Driving the SDSS Telescope
Understanding Right Ascension and Declination
If you want to go someplace in a car, it is handy to have a map or a GPS system to assist you. The same is true when you drive a telescope to a position on the sky. Astronomers refer to this as slewing the telescope, and to do so you need to define the location. Astronomers use a system of numbers to define the location of any object on the dome of the sky. Here’s how it works:
Lines to Guide Us
Imagine a giant light bulb at the center of a transparent Earth that projects the lines of longitude and latitude onto the night sky. You now have a grid on the sky that you can use to define the location of any object.
Astronomers give these projected lines unique names. Lines of longitude are now called right ascension (RA) and the lines of latitude are called declination (Dec). Because lines of right ascension appear to cross the sky from east to west in time with the rotation of the earth, they are measured in divisions of hours, minutes, and seconds. There are 24 hours in a day, so there are 24 hours of right ascension on the sphere of the sky. Likewise, each hour is divided into 60 minutes of RA, and each minute is divided still further into 60 seconds.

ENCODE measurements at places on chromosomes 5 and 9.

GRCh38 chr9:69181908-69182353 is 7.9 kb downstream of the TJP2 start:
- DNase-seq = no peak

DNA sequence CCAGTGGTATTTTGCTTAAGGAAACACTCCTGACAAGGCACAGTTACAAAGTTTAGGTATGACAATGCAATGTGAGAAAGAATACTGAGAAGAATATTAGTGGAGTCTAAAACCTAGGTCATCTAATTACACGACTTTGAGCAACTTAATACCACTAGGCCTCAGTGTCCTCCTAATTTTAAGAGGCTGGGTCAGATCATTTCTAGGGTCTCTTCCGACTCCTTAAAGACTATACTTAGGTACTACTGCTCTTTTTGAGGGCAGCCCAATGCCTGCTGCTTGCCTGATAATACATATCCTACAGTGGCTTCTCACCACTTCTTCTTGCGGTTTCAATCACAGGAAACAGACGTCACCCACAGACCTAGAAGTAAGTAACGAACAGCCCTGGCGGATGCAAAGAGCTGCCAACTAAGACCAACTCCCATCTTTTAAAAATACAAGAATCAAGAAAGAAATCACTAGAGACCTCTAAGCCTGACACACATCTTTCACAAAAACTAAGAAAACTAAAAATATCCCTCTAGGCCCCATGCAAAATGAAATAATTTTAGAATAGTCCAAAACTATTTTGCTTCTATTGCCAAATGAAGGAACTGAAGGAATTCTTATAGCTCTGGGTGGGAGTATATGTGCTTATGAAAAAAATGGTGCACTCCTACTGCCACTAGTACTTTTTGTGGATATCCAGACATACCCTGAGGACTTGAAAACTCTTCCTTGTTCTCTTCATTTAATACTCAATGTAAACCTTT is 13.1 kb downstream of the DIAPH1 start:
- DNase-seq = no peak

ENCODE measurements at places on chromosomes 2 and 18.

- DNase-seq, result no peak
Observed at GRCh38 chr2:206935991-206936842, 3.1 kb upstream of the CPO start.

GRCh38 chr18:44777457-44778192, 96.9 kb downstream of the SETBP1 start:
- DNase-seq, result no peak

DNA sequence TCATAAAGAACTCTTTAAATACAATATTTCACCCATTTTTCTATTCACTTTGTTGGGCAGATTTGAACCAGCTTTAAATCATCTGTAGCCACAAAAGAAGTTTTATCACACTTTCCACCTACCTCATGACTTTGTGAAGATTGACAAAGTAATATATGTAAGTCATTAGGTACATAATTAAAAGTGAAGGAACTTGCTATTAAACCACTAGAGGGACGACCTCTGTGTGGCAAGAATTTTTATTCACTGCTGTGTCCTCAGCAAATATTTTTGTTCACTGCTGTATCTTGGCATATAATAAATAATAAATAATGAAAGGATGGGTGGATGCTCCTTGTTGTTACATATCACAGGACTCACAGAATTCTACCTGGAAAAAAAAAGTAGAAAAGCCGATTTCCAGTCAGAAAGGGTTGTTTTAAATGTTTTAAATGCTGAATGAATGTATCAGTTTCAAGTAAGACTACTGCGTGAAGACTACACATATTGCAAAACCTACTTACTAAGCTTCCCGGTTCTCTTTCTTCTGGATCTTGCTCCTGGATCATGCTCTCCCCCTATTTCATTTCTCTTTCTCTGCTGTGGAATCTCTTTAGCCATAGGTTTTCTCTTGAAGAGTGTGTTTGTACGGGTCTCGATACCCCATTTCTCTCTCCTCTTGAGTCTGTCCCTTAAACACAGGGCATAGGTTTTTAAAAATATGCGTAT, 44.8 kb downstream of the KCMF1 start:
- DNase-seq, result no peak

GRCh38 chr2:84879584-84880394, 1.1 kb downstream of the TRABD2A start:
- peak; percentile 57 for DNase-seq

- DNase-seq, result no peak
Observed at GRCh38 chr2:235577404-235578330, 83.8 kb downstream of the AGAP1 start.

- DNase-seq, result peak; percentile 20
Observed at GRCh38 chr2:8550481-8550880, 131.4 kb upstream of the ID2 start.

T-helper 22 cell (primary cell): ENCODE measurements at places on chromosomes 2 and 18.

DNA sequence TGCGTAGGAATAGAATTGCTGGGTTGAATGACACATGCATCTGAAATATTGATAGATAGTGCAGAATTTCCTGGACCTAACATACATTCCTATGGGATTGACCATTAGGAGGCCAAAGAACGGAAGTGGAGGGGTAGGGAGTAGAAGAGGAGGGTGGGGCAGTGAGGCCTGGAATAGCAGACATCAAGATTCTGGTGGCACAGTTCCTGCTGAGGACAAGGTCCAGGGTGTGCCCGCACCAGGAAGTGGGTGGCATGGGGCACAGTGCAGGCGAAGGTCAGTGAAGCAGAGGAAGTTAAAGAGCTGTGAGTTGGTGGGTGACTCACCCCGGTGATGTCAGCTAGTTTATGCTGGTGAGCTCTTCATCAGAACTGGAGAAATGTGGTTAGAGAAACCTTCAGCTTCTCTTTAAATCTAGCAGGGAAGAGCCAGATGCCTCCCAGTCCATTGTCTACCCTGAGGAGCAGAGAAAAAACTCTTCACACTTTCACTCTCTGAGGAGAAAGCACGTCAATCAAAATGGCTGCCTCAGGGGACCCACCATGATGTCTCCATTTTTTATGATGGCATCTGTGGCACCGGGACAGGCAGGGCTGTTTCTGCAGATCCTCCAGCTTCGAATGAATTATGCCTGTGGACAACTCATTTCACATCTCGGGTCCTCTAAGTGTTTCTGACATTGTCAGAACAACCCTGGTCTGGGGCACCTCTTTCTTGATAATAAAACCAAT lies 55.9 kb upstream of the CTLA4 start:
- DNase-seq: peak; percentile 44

Declination is a much easier measurement to visualize since the distance between these lines remains uniform as you move north and south across the sky. We measure lines of declination using degrees, minutes, and seconds as we would most curved surfaces. The equator projected onto the night sky is referred to as the celestial equator and given the declination of zero degrees. All lines of declination north of the celestial equator are positive measurements from zero at the equator to +90 at the celestial north pole. Lines of declination south of the celestial equator are negative measurements from zero to -90 at the celestial south pole.
Computers and RA and Dec
The Sloan Digital Sky Survey (SDSS) stores hundreds of pieces of information about more than four million objects in organized collections of tables, the SDSS database. The database is stored and accessed by computers. When programming computers to search and retrieve information, it is not convenient to have one measurement contain multiple units such as we find in traditional RA and Dec measurements. It is for this reason that RA and Dec measurement are reported in the SDSS as decimal degrees. Let’s see how this works.